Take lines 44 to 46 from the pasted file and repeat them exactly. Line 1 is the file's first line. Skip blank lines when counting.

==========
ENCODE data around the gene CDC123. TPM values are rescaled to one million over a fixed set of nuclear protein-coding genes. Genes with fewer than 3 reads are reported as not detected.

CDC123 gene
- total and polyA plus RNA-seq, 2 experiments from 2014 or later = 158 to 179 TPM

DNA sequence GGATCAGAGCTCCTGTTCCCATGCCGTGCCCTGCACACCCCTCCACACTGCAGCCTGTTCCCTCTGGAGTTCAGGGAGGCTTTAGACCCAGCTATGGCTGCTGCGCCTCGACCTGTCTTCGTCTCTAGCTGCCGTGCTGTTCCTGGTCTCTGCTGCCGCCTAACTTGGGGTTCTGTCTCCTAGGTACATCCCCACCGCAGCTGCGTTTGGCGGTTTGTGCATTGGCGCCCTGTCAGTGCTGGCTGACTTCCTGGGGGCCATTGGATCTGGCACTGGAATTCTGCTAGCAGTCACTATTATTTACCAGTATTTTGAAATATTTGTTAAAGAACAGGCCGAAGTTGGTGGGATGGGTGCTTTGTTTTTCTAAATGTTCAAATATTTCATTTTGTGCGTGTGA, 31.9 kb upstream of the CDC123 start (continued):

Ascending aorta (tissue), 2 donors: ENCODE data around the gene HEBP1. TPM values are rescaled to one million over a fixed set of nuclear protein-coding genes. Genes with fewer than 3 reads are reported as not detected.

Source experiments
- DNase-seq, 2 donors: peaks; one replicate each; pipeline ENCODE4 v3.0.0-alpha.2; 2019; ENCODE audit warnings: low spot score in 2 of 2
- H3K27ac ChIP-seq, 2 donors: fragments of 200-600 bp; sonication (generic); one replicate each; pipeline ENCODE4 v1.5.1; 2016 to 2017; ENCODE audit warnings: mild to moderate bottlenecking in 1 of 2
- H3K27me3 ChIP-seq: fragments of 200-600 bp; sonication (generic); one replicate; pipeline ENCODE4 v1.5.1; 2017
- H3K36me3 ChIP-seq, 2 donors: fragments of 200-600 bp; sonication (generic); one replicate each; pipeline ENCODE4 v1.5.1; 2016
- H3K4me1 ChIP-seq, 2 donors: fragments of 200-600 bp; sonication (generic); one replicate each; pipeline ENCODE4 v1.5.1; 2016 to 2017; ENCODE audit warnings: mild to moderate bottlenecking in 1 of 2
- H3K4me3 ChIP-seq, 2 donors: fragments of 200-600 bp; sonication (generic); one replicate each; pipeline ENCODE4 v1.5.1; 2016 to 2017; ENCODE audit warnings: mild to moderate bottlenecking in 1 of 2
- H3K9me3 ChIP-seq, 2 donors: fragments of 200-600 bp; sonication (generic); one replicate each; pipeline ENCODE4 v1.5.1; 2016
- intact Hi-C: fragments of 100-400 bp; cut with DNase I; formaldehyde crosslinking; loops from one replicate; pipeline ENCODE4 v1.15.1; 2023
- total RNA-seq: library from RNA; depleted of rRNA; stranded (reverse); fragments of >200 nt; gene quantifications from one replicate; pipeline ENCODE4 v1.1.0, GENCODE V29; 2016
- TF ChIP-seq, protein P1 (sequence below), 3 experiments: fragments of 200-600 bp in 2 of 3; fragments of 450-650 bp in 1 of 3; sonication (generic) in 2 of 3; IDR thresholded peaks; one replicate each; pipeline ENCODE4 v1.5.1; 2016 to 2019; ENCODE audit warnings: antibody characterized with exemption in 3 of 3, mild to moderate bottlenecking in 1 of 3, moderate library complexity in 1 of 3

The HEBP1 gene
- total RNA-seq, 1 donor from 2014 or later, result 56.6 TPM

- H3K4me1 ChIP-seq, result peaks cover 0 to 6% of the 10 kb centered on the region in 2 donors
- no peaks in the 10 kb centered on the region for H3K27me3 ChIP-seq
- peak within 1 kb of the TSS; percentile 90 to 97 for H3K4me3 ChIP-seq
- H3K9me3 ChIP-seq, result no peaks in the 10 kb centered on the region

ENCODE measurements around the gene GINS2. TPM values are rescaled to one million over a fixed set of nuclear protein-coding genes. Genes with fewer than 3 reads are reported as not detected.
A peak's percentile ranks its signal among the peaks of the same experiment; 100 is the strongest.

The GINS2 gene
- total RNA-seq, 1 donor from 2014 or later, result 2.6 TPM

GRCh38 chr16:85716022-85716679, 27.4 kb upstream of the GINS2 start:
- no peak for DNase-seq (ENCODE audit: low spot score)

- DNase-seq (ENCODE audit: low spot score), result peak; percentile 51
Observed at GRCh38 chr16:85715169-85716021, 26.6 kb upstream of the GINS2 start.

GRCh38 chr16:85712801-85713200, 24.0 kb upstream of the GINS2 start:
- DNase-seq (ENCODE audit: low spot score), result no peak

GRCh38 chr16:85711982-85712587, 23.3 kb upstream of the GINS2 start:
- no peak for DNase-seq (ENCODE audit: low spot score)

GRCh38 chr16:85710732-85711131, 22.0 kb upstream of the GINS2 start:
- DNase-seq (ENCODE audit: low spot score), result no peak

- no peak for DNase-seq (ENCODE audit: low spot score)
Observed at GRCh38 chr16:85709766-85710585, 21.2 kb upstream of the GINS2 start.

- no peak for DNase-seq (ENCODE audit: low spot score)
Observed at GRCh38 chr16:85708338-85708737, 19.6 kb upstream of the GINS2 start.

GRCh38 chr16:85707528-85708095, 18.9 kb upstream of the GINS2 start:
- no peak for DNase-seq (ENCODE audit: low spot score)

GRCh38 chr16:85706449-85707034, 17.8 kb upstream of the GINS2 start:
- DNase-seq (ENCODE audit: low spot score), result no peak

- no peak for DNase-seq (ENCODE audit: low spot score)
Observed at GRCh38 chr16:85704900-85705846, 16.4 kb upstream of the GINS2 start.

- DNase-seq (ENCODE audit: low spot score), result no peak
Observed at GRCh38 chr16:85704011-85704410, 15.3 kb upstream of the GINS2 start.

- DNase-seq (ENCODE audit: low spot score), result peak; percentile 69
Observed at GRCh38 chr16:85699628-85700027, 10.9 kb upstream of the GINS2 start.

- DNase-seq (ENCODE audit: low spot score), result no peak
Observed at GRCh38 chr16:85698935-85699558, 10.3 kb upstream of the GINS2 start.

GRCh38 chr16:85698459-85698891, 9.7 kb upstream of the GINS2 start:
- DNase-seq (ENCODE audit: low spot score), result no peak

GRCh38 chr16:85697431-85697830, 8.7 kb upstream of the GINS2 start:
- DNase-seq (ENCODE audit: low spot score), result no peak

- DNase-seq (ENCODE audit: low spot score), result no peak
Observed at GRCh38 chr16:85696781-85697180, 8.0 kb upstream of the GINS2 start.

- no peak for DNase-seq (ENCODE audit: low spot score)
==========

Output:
- DNase-seq (ENCODE audit: low spot score), result no peak

- no peak for DNase-seq (ENCODE audit: low spot score)
Observed at GRCh38 chr16:85704900-85705846, 16.4 kb upstream of the GINS2 start.